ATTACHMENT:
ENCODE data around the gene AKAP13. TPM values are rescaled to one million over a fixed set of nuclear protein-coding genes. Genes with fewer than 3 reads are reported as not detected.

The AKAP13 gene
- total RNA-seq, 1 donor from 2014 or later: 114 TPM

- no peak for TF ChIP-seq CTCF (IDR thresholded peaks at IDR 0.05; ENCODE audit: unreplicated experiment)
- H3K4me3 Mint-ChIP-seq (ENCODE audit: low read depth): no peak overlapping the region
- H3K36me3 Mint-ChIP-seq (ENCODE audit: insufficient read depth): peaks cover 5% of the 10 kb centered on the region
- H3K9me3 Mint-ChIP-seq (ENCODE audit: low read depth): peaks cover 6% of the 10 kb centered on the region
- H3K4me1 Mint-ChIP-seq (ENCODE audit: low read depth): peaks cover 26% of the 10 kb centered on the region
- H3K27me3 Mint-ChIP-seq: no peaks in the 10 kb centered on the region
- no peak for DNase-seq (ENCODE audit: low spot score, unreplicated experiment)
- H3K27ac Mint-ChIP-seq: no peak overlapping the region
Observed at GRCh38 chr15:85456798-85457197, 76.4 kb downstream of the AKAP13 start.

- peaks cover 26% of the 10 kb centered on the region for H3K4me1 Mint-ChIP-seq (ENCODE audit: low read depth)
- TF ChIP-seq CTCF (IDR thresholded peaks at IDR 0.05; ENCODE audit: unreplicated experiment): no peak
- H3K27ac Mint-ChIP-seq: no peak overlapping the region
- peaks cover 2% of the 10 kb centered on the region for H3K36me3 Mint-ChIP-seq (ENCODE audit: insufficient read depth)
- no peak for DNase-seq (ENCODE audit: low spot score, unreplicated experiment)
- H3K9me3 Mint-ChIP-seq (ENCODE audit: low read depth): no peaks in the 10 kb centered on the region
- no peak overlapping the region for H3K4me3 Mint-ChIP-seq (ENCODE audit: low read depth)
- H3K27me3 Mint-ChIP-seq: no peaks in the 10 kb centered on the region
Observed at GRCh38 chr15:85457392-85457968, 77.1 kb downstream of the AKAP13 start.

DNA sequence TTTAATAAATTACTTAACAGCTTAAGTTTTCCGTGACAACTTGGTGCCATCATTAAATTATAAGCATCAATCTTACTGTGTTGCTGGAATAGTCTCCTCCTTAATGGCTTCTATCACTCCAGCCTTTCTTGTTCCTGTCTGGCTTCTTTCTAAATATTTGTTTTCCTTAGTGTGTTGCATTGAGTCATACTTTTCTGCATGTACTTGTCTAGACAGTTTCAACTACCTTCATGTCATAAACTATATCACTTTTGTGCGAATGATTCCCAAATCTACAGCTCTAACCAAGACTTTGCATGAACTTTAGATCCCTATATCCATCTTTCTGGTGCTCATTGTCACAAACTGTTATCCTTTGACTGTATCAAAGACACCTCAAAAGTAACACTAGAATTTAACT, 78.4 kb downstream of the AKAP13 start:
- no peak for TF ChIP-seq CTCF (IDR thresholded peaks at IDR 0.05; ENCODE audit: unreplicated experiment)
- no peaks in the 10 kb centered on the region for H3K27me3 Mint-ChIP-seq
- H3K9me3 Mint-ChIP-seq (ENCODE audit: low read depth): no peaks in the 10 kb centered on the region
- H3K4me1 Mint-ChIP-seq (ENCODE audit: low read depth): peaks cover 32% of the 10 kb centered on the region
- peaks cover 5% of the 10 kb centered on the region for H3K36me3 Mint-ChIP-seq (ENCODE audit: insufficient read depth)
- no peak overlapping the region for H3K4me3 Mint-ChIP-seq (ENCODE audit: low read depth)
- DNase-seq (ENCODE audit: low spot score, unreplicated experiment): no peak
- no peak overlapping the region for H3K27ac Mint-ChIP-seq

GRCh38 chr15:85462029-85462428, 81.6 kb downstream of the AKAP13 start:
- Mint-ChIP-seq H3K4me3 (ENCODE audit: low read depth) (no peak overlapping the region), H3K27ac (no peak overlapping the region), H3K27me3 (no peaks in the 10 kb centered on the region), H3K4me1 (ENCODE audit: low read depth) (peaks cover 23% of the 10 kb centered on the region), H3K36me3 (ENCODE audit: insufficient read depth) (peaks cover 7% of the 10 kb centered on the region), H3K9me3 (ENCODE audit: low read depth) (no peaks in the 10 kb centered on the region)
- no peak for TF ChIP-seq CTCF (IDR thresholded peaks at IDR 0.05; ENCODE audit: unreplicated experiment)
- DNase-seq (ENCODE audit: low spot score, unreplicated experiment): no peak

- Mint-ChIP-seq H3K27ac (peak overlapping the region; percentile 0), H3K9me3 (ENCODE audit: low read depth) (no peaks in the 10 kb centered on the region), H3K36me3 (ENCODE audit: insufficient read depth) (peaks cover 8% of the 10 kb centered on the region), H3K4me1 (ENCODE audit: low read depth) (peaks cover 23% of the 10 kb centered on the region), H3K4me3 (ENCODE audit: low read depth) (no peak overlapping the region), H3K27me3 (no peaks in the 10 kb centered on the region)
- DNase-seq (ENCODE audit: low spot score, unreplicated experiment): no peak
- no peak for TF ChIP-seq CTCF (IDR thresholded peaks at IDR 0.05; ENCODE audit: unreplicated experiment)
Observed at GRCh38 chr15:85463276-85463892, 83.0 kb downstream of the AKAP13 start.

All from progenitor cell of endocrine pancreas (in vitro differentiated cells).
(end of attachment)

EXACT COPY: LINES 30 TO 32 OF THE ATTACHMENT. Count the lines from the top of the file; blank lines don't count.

- no peak overlapping the region for H3K27ac Mint-ChIP-seq

GRCh38 chr15:85462029-85462428, 81.6 kb downstream of the AKAP13 start:
- Mint-ChIP-seq H3K4me3 (ENCODE audit: low read depth) (no peak overlapping the region), H3K27ac (no peak overlapping the region), H3K27me3 (no peaks in the 10 kb centered on the region), H3K4me1 (ENCODE audit: low read depth) (peaks cover 23% of the 10 kb centered on the region), H3K36me3 (ENCODE audit: insufficient read depth) (peaks cover 7% of the 10 kb centered on the region), H3K9me3 (ENCODE audit: low read depth) (no peaks in the 10 kb centered on the region)